After proposing a directive that seemed to require permits and fees for journalists working in U.S. Forest Service wilderness lands, the USFS faced negative reaction from news media groups and both parties in Congress. On September 25, 2014, USFS said that it had never intended the restrictions to apply to journalists. Tim Wheeler, chairman of the Society of Environmental Journalists' Freedom of Information Task Force, talked on the phone September 26 with USFS Chief TomTidwell, seeking to clarify the USFS position.
Here is Wheeler's report on that conversation, originally posted to the SEJ-TALK listserve, and used here with permission.
Dear SEJ Community:
I had a phone conversation with US Forest Service Chief Tom Tidwell today. He called to reinforce his written statement issued late Thursday that the service’s proposed directive on commercial filming in wilderness areas is not aimed at restricting news-gathering of any sort, breaking or otherwise.
“First, I want to be as clear as I can possibly be that this does not infringe on anyone’s First Amendment rights,” he said.
While he reiterated his prior statement that the proposed directive “does not apply” to news-gathering, he acknowledged when I pressed him that the written language does not actually say that. He said he wants to leave journalists, photographers and video crews free from having to get permits or pay fees to go into wilderness areas after a story, any story, not just breaking news. And later in the chat, he said he even believed that documentary films ought to be exempt, which I think is a significant change from the proposal and current practice of lumping those in with Hollywood productions.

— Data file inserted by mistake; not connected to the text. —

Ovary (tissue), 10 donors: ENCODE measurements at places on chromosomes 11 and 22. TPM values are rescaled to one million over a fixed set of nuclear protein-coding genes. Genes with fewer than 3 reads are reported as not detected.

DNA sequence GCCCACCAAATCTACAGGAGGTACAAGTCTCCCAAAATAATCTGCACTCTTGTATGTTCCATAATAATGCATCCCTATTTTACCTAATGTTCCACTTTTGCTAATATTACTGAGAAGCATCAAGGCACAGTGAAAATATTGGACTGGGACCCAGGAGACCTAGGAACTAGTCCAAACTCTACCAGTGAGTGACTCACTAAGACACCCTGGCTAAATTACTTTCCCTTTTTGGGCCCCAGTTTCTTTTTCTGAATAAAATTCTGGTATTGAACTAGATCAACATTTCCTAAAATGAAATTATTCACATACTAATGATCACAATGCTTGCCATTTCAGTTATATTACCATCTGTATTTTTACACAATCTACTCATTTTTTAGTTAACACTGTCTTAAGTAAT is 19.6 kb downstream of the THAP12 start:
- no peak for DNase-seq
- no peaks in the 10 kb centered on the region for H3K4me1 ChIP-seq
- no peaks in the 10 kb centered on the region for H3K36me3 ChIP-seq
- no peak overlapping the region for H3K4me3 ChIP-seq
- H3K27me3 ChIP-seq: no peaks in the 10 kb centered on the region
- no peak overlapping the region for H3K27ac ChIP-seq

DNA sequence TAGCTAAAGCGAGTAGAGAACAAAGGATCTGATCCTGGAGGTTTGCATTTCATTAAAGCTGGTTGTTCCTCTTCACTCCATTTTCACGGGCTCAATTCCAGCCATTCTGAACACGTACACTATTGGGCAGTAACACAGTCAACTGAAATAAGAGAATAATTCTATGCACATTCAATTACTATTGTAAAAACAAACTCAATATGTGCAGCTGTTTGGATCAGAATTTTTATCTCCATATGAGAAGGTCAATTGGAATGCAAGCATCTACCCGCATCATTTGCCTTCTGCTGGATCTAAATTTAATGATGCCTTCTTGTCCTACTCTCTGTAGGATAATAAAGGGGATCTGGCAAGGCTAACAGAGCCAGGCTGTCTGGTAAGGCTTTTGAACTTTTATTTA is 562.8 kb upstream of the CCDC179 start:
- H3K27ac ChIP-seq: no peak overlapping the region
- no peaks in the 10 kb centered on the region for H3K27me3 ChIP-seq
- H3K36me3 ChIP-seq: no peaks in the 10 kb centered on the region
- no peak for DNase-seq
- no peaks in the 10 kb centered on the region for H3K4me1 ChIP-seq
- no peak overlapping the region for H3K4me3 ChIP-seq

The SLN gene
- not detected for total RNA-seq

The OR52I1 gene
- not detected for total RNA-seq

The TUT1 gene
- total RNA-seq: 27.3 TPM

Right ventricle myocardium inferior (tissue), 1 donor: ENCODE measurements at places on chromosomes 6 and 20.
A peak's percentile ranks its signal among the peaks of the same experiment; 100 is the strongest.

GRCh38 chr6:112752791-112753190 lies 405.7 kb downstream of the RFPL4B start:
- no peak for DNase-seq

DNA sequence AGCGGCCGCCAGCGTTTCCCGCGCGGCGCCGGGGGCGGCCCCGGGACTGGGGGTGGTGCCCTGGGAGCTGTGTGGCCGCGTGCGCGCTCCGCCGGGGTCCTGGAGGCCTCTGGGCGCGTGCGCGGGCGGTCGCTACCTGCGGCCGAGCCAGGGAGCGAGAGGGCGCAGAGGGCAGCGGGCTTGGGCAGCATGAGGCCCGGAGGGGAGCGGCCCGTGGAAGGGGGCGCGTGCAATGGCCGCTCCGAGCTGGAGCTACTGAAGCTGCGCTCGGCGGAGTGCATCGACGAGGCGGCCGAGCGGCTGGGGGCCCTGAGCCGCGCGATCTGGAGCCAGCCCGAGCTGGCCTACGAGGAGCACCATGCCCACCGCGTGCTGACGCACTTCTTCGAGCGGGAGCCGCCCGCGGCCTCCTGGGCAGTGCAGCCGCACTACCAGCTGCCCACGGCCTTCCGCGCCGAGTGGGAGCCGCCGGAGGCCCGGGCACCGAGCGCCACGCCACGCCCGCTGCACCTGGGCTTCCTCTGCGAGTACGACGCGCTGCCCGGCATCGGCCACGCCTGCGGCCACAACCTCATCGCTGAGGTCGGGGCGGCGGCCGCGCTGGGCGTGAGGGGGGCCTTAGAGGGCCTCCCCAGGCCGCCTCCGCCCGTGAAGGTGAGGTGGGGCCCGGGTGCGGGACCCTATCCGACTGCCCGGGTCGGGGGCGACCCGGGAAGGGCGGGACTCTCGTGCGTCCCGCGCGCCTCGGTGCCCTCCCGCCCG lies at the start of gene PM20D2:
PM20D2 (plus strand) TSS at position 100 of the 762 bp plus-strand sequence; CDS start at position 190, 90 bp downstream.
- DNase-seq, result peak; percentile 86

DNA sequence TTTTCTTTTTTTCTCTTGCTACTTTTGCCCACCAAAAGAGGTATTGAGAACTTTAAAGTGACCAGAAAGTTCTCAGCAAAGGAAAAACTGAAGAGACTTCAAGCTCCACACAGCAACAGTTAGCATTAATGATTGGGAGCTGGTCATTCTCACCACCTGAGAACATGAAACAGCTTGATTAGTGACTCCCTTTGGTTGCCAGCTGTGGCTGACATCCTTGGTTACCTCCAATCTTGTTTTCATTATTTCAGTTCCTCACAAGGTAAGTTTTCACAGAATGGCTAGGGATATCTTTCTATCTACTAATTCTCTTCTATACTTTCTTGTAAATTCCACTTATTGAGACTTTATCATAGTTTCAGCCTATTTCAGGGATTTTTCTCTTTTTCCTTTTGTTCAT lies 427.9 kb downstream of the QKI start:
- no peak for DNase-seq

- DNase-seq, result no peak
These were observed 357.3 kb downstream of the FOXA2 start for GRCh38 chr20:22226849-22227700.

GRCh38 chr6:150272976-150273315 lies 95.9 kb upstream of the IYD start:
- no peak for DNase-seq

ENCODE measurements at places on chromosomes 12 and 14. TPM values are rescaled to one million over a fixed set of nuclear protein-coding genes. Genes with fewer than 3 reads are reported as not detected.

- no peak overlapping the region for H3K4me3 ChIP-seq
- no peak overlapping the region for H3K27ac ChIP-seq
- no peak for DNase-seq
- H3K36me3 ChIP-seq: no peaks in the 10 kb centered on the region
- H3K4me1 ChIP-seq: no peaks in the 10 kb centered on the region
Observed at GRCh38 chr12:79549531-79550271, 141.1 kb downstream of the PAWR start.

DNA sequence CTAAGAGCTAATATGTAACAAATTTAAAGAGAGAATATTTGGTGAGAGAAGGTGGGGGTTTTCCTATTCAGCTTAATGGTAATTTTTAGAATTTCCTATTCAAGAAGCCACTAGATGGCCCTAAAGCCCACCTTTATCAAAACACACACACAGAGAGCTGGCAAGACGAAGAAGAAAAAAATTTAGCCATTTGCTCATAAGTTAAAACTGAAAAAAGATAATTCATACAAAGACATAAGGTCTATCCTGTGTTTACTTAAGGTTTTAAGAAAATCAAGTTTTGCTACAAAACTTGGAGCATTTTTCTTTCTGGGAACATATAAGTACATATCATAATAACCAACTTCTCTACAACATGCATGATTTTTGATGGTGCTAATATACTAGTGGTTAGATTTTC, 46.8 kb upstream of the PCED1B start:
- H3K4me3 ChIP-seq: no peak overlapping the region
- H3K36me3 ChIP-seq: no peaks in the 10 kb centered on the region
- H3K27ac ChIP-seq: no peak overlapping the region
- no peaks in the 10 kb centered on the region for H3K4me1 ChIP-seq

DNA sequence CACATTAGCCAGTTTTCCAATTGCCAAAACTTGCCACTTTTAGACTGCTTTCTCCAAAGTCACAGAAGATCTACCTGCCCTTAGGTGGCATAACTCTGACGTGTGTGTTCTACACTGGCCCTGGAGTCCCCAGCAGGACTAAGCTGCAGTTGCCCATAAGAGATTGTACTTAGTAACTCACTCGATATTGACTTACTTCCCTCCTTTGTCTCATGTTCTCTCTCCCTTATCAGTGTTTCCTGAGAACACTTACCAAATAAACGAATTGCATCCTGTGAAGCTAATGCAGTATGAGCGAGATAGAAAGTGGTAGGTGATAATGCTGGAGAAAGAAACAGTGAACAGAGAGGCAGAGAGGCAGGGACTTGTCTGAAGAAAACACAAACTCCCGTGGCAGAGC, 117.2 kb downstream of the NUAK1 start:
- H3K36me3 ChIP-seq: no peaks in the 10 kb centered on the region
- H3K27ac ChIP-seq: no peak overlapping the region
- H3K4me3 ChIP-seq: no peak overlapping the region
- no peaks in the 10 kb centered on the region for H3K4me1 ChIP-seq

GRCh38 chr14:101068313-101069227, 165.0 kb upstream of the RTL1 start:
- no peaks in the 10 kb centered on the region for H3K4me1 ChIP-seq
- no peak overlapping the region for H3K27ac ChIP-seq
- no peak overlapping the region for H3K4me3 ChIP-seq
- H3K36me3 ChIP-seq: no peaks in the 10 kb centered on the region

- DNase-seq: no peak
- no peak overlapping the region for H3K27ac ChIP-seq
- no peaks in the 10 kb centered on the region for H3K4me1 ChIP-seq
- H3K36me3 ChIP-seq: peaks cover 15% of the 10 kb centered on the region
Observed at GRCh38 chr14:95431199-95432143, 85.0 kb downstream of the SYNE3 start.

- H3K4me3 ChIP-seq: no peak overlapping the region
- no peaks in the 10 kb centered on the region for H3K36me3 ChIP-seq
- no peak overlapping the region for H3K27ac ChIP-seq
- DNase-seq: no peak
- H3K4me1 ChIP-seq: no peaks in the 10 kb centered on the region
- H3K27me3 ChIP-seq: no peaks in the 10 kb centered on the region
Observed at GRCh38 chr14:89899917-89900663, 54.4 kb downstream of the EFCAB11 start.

Tidwell explained the motivation behind the proposed directive came from the inconsistent handling by various wilderness managers of filming and photography – something Craig Welch documented very well today in a piece in the Seattle Times.
Tidwell said he wants to standardize treatment of filming nationwide and limit permits and fees chiefly to those truly “commercial activities that have the potential for impacting the wilderness or for affecting the public’s use and enjoyment of it.” He mentioned a car commercial as one example of something that would have to be regulated, if not pushed out of the wilderness altogether. And he said he didn’t think photography of any sort, commercial or otherwise, ought to be required to get a permit. The only exception might be, he said, if similar to filming it involved using props (per direction from Congress) or a large number of people or equipment.
Tidwell said he wanted feedback from SEJ and other journalism groups on how to improve the wording. So in coming weeks, we intend to draw up model language for submittal, and hope to get support for it from as broad a coalition as possible. We’ve already been in touch with some J-groups and plan to reach out to more. If you have ideas for how to wordsmith it or real-world examples to pose to help clarify the policy, please post them here or send them directly to me. And of course, If you want to contact the USFS directly to comment on this, by all means do so. I believe the brass in DC was truly floored by the vehemence of the reaction, and they’re scrambling now to put out the fire. We may stop scorching them, but we want to keep the heat on.
Thanks to everyone for spreading the word and sharing concerns and experiences.
Reporter, The Baltimore Sun
Chair, SEJ First Amendment Task Force
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